Bitcoin payment service and Lightning technology company OpenNode has entered into a partnership with the Blockchain Education Network (BEN) in an effort to encourage Lightning Network education and adoption.
“OpenNode has plans to curate a curriculum that will empower any student interested in building on the Bitcoin blockchain with the Lightning Network,” OpenNode CEO Afnan Rahman told Bitcoin Magazine.
Informing the Student Body
BEN is active at some of the United States’ most notable academic institutions, such as Harvard University, the Massachusetts Institute of Technology, Columbia University, Stanford University, Johns Hopkins University and Yale University. The partnership will tap into BEN’s network of 2,300 students across 200 universities in the U.S., Italy and Columbia.
Using instructors from its curriculum partner program, BEN will teach students the ins and outs of Bitcoin and Lightning Network integrations, covering how to launch payment portals through OpenNode’s infrastructure. For its part, OpenNode will provide funding through its Corporate Social Responsibility Initiative.
The program will encourage students to take what they’ve learned to their local communities to convince merchants to accept bitcoin by integrating the Lightning Network. In return for their efforts, students may be rewarded with conference passes and have their expenses to BEN-sponsored events paid.
“With this initiative, we hope to see students all around the world pushing for Bitcoin adoption at their universities and surrounding local businesses,” Rahman told Bitcoin Magazine. “With more world-renowned universities adopting bitcoin, we are sure to see a growing network effect around the Lightning Network soon.”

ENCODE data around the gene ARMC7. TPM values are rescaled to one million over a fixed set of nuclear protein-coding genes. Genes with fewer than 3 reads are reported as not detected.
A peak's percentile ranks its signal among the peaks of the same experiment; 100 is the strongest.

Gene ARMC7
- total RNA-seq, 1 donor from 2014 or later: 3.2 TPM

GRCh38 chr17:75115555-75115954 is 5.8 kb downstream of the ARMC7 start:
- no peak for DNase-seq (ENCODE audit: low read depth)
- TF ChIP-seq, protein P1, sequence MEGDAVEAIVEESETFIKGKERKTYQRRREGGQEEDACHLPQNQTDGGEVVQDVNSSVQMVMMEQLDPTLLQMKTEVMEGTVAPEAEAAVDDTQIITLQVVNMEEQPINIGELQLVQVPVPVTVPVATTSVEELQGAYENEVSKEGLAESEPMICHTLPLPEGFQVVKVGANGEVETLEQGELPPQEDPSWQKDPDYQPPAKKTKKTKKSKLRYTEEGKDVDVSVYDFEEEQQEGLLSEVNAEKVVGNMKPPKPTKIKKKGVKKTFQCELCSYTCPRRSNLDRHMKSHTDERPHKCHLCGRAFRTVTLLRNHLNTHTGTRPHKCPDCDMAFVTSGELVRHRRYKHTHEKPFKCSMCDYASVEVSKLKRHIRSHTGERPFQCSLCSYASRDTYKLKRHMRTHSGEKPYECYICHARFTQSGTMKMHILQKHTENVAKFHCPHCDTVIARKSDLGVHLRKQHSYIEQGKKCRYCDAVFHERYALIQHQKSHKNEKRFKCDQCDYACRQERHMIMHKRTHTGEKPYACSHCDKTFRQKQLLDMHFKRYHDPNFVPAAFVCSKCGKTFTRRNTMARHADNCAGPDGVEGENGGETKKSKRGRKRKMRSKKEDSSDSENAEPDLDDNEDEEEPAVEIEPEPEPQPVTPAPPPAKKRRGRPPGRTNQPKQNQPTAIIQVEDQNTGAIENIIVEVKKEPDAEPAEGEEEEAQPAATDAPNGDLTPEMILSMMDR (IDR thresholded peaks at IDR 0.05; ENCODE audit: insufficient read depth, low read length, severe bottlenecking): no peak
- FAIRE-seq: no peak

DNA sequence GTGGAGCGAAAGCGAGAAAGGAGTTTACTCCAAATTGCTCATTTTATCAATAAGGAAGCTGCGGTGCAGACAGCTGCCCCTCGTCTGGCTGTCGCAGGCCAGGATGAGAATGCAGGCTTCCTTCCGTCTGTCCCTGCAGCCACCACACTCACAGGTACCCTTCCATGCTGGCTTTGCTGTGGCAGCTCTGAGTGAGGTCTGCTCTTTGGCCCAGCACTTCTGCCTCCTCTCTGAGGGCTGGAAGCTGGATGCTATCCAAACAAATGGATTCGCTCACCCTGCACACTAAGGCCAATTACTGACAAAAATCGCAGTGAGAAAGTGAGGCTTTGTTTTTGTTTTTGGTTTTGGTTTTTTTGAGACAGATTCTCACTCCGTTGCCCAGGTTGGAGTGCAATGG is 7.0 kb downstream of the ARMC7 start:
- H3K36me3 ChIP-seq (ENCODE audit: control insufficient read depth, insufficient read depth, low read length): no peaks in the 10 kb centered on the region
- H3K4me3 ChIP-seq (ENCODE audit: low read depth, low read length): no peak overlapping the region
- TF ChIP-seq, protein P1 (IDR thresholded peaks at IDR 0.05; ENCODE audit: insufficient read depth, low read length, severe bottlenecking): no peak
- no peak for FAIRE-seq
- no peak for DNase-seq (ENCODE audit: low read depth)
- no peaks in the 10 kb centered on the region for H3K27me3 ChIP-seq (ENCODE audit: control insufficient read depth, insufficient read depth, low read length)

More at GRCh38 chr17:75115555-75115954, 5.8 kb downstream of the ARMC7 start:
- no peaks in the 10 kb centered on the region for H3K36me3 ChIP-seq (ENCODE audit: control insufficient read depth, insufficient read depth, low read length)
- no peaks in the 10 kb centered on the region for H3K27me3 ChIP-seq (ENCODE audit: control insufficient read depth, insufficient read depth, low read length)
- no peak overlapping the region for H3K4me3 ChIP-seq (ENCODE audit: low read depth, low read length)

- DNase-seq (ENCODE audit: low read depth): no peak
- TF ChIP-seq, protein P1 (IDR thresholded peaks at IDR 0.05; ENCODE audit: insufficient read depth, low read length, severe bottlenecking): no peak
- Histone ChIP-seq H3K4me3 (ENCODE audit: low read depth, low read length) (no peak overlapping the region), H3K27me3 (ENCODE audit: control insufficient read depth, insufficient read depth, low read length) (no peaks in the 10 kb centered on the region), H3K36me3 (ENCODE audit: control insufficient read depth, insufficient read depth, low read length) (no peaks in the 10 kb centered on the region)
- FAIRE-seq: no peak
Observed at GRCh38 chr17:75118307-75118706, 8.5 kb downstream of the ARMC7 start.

Bitcoin Education Without Borders
Erick Pinos, BEN’s president, told us that the education network “has a longstanding tradition of partnering with key industry leaders to provide blockchain resources for their community through BENs online curriculum and other resources,” adding that OpenNode’s “similar missions and goals made this a clear partnership opportunity.”
Pinos continued to say that people need “an unbiased education they can trust” when learning about Bitcoin, stressing that students in areas where cryptocurrencies are stigmatized or outright banned risk falling behind students in more privileged countries who have access to the proper resources.
“We are in the very early stages of awareness and adoption,” he said. “In some countries, bitcoin is considered illegal or a scam. Education is vital in order to avoid misconceptions and minimize risk.”
But, in BEN’s view, a given country’s attitude toward bitcoin and cryptocurrencies at large shouldn’t prohibit its citizens from learning about the technology. Partnerships like the one with OpenNode will help it drive education, even in these regions.
“In countries where banks and governments make it difficult to use or own bitcoin, people risk falling behind the rest of the world who are able to own and use crypto. We believe the future is blockchain and the future is moving with or without you. Education has no regulation, even if bitcoin is illegal in your country or you are not a developer, the movement is going to continue, and anyone can be a part of it.”